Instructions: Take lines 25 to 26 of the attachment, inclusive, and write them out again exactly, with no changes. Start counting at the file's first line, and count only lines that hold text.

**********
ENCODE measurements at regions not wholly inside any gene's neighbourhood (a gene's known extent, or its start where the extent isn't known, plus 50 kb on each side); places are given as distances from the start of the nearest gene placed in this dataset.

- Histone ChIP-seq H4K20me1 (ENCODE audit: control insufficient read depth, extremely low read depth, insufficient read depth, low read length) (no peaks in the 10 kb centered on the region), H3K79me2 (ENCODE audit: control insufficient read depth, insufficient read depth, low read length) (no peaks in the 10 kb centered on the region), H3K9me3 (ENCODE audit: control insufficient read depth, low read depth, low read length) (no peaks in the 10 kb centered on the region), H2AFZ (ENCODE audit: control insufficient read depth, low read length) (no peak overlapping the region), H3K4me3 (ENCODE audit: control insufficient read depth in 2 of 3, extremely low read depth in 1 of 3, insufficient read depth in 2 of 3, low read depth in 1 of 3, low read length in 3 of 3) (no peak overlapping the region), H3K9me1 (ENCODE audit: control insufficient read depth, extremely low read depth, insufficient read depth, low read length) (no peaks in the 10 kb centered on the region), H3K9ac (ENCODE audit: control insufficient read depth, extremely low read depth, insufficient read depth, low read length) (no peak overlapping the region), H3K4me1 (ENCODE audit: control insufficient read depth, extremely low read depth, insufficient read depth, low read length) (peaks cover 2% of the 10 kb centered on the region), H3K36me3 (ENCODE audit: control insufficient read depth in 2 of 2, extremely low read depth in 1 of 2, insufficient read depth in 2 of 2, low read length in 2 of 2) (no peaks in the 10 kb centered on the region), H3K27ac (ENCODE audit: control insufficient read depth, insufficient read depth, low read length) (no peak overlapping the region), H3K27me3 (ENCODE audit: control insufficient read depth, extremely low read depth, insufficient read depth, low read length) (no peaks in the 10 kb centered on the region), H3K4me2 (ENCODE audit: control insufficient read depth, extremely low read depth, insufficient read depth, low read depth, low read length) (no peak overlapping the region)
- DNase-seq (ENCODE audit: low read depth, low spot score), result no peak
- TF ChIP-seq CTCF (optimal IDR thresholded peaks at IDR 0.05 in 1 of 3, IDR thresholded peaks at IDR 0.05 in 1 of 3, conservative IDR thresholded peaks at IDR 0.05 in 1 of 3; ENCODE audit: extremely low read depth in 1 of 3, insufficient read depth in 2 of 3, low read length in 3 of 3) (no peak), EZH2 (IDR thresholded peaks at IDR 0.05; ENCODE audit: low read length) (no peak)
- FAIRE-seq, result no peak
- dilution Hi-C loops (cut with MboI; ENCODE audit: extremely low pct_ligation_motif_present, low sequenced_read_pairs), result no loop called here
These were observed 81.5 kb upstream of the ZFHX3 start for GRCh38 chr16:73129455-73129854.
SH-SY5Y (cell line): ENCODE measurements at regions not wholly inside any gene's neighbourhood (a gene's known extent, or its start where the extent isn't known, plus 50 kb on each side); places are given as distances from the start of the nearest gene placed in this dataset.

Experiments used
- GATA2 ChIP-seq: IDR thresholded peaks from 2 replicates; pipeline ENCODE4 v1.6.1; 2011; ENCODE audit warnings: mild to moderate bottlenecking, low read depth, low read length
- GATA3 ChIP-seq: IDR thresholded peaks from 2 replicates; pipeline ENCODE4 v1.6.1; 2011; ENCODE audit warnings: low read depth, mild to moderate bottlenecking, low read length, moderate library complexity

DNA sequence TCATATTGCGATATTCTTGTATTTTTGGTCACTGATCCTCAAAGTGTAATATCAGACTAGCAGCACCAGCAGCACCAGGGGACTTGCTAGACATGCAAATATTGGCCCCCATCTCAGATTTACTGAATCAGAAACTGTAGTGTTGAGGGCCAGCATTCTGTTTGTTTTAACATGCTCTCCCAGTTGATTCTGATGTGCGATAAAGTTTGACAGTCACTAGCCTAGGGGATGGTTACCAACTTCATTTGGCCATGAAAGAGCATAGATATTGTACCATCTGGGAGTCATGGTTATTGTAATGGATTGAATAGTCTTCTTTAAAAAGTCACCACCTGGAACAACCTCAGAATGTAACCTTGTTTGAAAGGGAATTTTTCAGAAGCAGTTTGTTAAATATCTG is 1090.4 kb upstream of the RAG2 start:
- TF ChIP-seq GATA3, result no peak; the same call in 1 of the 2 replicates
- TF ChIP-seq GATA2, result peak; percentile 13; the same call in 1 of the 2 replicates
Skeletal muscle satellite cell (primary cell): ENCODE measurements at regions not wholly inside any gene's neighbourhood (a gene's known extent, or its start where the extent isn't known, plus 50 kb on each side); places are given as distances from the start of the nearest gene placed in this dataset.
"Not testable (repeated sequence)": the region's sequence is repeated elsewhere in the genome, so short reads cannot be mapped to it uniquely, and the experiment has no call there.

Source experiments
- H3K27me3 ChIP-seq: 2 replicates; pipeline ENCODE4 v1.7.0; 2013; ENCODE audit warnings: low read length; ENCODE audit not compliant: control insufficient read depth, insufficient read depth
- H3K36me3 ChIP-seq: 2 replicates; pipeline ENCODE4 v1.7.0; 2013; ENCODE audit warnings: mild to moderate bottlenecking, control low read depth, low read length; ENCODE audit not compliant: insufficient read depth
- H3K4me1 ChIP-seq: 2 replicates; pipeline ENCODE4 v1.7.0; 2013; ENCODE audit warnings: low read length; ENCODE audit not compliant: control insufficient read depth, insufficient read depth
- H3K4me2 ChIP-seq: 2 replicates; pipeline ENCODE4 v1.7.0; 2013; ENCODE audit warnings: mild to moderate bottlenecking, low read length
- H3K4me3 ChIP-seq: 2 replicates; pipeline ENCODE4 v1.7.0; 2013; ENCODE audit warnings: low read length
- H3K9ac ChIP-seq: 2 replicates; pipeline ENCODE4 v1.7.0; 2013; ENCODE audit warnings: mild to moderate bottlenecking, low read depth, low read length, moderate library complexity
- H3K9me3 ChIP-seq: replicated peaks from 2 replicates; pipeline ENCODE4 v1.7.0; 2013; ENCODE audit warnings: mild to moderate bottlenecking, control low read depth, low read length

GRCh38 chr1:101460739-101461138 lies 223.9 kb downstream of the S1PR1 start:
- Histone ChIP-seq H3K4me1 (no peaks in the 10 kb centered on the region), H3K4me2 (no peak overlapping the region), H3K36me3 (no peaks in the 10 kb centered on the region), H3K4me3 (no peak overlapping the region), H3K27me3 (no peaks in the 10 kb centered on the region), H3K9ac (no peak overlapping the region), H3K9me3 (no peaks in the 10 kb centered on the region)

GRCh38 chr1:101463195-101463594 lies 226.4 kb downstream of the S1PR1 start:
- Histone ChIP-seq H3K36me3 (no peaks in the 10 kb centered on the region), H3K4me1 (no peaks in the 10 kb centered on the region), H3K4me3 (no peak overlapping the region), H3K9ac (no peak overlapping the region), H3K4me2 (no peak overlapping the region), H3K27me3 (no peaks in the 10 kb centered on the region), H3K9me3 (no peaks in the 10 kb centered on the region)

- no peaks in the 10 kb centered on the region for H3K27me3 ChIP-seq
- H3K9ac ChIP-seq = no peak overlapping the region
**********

GRCh38 chr1:101460739-101461138 lies 223.9 kb downstream of the S1PR1 start:
- Histone ChIP-seq H3K4me1 (no peaks in the 10 kb centered on the region), H3K4me2 (no peak overlapping the region), H3K36me3 (no peaks in the 10 kb centered on the region), H3K4me3 (no peak overlapping the region), H3K27me3 (no peaks in the 10 kb centered on the region), H3K9ac (no peak overlapping the region), H3K9me3 (no peaks in the 10 kb centered on the region)